Self Talk From A Child Of An Alcoholic

23 October 2015 Written by 

What is Positive Self Talk? : I don't know about you, but all day every day I have a nonstop stream of thoughts in my head that go unspoken. The sad reality is most of them are negative and depressing. For me it is a habit I got from growing up in an alcoholic home. And that habit has to be broken. Breaking this bad habit can be done by shifting the negative thoughts into positive ones. This is not to be confused with naive “everything will be ok” thoughts. Positive talk is a conscious effort to outweigh the pessimistic thoughts with optimistic ones like, “I am going to do great in my class presentation today,” or “I am so fortunate to have my health when some people do not.” I didn’t grow up hearing positive talk, so it's new. I grew up with an alcoholic father, and alcoholism makes everything confusing, especially to a little girl.

Life Without Encouraging Words

As a young child I remember running from the dinner table at night sobbing, because my father was picking on me for the way I would chew my food or drop my fork. Anything I did could become a reason to strike at me. Because Dad did this, my brothers would often join in and make me an easy target for their teasing, too. I began to believe I somehow deserved this treatment. It was my normal. Who would do well with this normal?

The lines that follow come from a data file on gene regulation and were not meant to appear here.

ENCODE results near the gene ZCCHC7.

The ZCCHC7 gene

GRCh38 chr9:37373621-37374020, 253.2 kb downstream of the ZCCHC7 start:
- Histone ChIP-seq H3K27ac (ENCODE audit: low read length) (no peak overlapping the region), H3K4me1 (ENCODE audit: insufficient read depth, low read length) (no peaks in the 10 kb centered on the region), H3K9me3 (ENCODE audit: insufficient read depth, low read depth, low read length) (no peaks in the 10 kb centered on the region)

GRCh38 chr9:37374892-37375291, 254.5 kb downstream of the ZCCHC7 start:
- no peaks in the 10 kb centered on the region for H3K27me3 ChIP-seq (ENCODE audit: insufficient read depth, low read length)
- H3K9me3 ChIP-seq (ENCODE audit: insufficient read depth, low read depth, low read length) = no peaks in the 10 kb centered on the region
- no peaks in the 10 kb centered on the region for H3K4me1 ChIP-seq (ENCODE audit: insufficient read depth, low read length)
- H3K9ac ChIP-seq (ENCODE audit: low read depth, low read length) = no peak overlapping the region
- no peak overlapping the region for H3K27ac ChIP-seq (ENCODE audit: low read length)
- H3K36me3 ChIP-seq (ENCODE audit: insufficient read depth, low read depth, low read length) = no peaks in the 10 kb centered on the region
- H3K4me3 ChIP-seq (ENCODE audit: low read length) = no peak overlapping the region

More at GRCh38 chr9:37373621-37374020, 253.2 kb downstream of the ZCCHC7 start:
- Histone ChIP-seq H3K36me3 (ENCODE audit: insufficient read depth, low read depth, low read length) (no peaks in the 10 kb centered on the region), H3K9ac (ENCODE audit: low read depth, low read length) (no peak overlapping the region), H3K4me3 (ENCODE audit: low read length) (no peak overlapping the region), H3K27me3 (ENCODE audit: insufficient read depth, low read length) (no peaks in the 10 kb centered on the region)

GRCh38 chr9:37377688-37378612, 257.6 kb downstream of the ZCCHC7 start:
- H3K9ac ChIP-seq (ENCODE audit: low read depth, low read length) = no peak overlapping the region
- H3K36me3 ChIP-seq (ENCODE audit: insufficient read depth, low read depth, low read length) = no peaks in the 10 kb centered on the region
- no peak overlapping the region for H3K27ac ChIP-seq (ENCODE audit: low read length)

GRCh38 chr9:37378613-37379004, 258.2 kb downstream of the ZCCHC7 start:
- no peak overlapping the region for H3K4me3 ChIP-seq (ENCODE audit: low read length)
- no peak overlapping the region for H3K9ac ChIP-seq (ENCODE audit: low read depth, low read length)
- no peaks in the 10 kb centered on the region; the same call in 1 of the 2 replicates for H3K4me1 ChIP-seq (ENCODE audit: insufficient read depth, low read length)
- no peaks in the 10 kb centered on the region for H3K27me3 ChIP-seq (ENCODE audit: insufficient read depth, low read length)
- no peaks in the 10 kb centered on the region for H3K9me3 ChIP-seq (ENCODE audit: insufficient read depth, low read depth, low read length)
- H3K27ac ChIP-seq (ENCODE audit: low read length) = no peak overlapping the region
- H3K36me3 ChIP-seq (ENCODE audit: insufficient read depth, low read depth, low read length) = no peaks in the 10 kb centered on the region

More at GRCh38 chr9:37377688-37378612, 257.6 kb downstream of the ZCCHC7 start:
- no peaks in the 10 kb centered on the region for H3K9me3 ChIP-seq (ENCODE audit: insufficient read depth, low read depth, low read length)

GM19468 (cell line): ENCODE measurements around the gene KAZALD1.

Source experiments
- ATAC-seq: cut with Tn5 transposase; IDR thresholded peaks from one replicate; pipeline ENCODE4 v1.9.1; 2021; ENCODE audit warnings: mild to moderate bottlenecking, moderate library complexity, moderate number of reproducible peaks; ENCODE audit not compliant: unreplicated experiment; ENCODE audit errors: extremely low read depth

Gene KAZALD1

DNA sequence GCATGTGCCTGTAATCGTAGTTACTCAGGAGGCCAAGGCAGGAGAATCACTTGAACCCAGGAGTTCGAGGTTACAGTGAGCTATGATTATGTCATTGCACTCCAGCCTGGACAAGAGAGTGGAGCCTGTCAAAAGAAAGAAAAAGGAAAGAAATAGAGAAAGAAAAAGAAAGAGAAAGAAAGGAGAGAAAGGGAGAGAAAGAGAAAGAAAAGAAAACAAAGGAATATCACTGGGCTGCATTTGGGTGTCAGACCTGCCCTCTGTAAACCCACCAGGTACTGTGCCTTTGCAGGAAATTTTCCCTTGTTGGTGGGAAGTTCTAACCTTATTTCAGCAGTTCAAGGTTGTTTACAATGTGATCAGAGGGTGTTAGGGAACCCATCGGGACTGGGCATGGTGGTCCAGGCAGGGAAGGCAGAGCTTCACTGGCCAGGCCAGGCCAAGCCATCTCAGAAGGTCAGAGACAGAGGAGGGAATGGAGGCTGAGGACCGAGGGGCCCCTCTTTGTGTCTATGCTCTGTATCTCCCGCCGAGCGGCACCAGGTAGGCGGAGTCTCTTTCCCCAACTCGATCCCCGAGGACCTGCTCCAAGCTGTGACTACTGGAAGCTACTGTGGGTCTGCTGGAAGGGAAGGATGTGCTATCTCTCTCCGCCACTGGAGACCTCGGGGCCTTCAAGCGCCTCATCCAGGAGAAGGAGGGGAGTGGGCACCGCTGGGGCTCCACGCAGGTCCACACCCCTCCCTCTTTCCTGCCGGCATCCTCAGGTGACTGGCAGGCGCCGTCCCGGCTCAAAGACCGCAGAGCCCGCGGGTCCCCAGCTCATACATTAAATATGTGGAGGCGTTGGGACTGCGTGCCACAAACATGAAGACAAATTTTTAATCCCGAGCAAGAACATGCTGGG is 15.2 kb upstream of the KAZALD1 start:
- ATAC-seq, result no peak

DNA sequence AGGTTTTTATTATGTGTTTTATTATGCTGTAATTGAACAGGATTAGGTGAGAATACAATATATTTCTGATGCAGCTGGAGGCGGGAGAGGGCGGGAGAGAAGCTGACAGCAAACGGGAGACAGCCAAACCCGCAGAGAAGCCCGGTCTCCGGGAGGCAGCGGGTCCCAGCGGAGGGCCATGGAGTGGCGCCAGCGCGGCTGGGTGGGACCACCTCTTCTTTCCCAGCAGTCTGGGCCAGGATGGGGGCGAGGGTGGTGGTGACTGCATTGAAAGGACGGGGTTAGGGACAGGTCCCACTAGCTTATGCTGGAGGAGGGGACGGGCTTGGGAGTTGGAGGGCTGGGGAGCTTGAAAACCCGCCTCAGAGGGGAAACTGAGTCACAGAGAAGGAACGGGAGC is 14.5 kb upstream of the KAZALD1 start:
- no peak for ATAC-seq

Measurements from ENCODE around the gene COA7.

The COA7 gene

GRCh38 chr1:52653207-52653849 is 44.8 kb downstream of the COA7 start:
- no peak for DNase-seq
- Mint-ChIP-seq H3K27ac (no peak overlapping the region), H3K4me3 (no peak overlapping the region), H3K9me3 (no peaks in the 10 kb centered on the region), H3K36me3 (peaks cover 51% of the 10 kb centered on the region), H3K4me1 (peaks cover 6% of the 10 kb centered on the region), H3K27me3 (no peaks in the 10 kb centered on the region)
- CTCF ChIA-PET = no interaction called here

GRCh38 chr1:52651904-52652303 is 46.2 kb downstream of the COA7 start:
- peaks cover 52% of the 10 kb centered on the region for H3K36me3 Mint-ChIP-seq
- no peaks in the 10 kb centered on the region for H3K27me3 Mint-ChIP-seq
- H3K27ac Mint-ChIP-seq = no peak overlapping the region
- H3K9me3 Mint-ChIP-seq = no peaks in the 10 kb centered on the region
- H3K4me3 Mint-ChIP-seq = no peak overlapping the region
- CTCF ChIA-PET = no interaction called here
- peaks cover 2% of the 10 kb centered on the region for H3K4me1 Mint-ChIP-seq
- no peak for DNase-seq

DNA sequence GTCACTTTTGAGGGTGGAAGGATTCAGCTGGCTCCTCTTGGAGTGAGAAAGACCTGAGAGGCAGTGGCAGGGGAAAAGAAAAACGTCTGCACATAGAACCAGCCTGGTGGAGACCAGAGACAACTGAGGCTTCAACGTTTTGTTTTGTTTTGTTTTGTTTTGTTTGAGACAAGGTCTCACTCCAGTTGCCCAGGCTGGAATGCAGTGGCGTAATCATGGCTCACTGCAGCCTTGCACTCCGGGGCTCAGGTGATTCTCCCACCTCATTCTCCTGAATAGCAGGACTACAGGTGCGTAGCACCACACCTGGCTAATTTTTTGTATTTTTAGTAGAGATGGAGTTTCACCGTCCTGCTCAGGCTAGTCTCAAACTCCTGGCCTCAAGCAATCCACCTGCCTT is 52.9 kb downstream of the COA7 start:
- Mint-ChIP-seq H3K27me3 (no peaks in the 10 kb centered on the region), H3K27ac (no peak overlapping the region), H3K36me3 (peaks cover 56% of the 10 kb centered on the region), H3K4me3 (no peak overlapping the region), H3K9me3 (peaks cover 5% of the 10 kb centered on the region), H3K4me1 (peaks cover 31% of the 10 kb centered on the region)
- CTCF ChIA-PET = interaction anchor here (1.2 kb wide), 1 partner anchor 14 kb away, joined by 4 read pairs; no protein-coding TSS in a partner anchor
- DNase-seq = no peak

Turning The Corner On Abuse

You don't overcome years of bad feeling overnight. What happened is I got used to expecting the worst from other people and also from myself. And this meant I couldn't reach my potential, or be really happy. Living in constant self-reproach or self-criticism keeps the pain going. Change happens literally by asking for help from people outside the family, like school counselors, teachers, mentors, support groups, and seeking friends that support healthier thinking. You can't change your whole life view by yourself, and it takes time.

My Choice Now

I grew up in a family with addiction and received a lot of non-stop negative messages, but that does not mean I can’t reinvent the way I feel and think about myself. Now, I don’t forget to whisper sweet nothings to myself daily about all the amazing things I have discovered. Even if I don’t yet believe it all yet, I say it anyway! I owe it to myself. I owe it to that little girl.

A Reach Out Recovery Exclusive By The Intern



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The Intern

The Intern is a college senior, sorority sister, child of a father who passed away from alcoholism. The intern tells about college life and what it's like to look for normal when you've never known it, and can't share your story with your professors, and friends.
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